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Rent freeze and eviction ban announced for Scotland

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The First Minister of Scotland has announced a rent and rail freeze, as well as an eviction ban to help families through the cost-of-living crisis.

Nicola Sturgeon confirmed today that the Scottish government will take “immediate action” to protect tenants in the private and social rented sectors.

She said: “I can announce that we will shortly introduce emergency legislation to parliament. The purpose of the emergency law will be two-fold.

“Firstly, it will aim to give people security about the roof over their heads this winter through a moratorium on evictions

“Secondly, the legislation will include measures to deliver a rent freeze.”

Sturgeon added: “The Scottish government does not have the power to stop your energy bills soaring, but we can and will take action to ensure that your rent does not rise.

“By definition, these are temporary measures, but they will provide much needed security for many during what will be a difficult winter.”

It is expected that the measures will be in place until at least 31 March 2023, while the rent freeze will apply from today.

She also announced that ScotRail fares will be frozen until at least March 2023, and in a bid to tackle child poverty, she confirmed the Scottish Child Payment of £20 per week for eligible children up to the age of six, will increase to £25 per week per child from 14 November 2022.

Further, from this date, applications for the benefit will also be opened up for children up to the age of 16.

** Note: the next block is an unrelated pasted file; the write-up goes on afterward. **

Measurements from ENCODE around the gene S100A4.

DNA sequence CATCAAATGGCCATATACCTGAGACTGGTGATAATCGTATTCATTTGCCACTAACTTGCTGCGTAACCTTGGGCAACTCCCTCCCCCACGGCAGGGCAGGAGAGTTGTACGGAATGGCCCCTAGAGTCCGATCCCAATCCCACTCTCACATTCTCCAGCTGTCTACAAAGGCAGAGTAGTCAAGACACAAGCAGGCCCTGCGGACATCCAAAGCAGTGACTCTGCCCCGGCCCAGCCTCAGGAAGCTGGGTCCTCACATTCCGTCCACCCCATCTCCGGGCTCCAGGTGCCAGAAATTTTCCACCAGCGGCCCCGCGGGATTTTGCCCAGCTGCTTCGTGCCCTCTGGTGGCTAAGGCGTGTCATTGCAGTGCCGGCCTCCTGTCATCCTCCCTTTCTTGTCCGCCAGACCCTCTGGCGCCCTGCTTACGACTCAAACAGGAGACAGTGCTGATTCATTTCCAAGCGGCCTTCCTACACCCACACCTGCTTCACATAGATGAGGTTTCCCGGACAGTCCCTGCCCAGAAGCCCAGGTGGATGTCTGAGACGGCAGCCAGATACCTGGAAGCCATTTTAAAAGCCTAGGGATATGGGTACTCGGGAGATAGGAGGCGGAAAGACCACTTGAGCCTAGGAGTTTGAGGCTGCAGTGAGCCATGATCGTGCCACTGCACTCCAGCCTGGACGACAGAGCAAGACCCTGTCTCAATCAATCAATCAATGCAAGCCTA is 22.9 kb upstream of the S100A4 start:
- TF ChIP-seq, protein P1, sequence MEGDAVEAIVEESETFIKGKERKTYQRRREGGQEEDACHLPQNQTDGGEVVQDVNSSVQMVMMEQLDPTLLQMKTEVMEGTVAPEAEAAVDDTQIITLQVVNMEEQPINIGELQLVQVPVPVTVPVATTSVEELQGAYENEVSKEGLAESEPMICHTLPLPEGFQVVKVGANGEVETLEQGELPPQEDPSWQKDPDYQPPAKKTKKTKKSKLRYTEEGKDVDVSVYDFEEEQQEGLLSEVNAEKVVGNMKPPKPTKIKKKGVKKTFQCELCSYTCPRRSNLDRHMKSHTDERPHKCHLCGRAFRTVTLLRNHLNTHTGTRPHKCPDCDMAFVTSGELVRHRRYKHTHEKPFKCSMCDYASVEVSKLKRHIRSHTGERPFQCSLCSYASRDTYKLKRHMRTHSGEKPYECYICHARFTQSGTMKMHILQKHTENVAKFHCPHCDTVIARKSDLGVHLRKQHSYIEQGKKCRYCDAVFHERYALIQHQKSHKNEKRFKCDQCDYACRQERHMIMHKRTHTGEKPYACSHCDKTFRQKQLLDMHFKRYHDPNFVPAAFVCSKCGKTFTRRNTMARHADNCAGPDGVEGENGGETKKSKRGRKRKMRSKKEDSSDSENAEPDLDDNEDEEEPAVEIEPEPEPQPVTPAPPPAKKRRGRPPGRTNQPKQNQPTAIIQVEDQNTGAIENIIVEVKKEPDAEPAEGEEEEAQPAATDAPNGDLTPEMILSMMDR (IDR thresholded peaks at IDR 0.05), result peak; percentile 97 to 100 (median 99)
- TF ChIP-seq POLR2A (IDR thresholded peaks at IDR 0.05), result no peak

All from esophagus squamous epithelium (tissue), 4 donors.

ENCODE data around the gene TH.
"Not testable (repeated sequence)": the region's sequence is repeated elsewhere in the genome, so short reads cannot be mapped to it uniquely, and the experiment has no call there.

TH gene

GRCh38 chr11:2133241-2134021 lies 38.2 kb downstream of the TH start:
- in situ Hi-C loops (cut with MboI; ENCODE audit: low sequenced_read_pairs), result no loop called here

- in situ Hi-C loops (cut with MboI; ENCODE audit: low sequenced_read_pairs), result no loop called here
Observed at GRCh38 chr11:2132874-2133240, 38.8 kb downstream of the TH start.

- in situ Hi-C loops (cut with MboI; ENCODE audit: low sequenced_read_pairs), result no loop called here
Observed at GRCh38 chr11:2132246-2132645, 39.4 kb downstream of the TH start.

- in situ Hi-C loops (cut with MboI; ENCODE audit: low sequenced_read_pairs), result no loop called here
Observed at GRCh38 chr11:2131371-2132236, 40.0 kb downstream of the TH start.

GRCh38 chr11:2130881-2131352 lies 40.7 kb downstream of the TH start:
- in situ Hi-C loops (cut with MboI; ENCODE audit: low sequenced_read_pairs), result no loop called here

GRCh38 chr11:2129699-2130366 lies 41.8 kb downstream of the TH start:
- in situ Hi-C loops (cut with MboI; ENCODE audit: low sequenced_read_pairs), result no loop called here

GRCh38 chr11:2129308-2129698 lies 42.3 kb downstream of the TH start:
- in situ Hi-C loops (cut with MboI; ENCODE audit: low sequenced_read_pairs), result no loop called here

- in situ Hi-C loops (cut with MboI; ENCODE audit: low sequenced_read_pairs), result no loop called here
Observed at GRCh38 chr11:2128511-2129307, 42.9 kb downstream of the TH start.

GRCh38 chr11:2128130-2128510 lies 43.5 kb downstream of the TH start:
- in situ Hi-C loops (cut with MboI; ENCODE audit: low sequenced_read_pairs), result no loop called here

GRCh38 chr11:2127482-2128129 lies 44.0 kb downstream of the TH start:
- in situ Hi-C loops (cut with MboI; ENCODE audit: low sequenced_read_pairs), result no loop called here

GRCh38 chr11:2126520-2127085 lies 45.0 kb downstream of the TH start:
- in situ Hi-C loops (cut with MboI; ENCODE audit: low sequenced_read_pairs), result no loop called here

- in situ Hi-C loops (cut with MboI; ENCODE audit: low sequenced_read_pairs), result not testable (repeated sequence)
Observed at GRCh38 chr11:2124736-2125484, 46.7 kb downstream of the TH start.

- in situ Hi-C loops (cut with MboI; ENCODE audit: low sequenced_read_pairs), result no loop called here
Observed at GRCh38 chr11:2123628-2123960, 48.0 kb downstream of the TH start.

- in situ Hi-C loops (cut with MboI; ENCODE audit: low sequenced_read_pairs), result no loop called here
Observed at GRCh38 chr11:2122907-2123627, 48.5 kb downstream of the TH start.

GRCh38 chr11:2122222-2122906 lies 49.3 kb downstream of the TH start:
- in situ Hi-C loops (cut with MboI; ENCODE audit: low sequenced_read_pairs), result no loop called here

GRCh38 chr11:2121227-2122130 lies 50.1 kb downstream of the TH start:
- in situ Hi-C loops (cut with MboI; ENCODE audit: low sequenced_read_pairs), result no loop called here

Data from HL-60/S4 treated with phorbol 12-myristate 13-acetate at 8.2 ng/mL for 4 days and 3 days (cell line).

Sturgeon added that the increase in the payment will mean it has increased by 150% in less than eight months, and it will make 400,000 children eligible for support worth £1,300 a year.

The First Minister, said: “It will lift children out of poverty, enhance their life chances and improve the lives of thousands of families across the country.”

‘Easy option of attacking landlords’

John Blackwood, chief executive of the Scottish Association of Landlords (SAL), said he is meeting with the minister for zero carbon buildings, active travel and tenants’ rights (Patrick Harvie MSP), to “demand more details of what these measures will entail” as “members are rightly very concerned about this announcement”.

He said that since rumours of this announcement broke this morning, SAL has been inundated by landlords saying they will be removing their vacant properties from the rental market, adding “and I don’t blame them.”

Blackwood said: “Who on earth is going to let a property when they know tenants can simply choose not to pay rent or commit anti-social behaviour and there is nothing they can do about it? Landlords will not let a property in the knowledge that they will be unable to meet their own financial and maintenance obligations if their tenants don’t pay the rent or their outgoings increase.

“The Scottish government fails to grasp the reality of Scotland’s housing crisis and has chosen the easy option of attacking landlords which will only further reduce the supply of housing, putting more people at risk. This is not a solution, it will only cause more hardship.

“Despite reassurances from Scottish ministers that they value the role private landlords play in provided much needed housing, we are astounded that once again they have chosen to attack landlords at a time when they should be encouraging landlords and tenants to work together to overcome financial hardship.”

The National Residential Landlord Association (NRLA) which operates in England and Wales said it does not expect a similar announcement in England.

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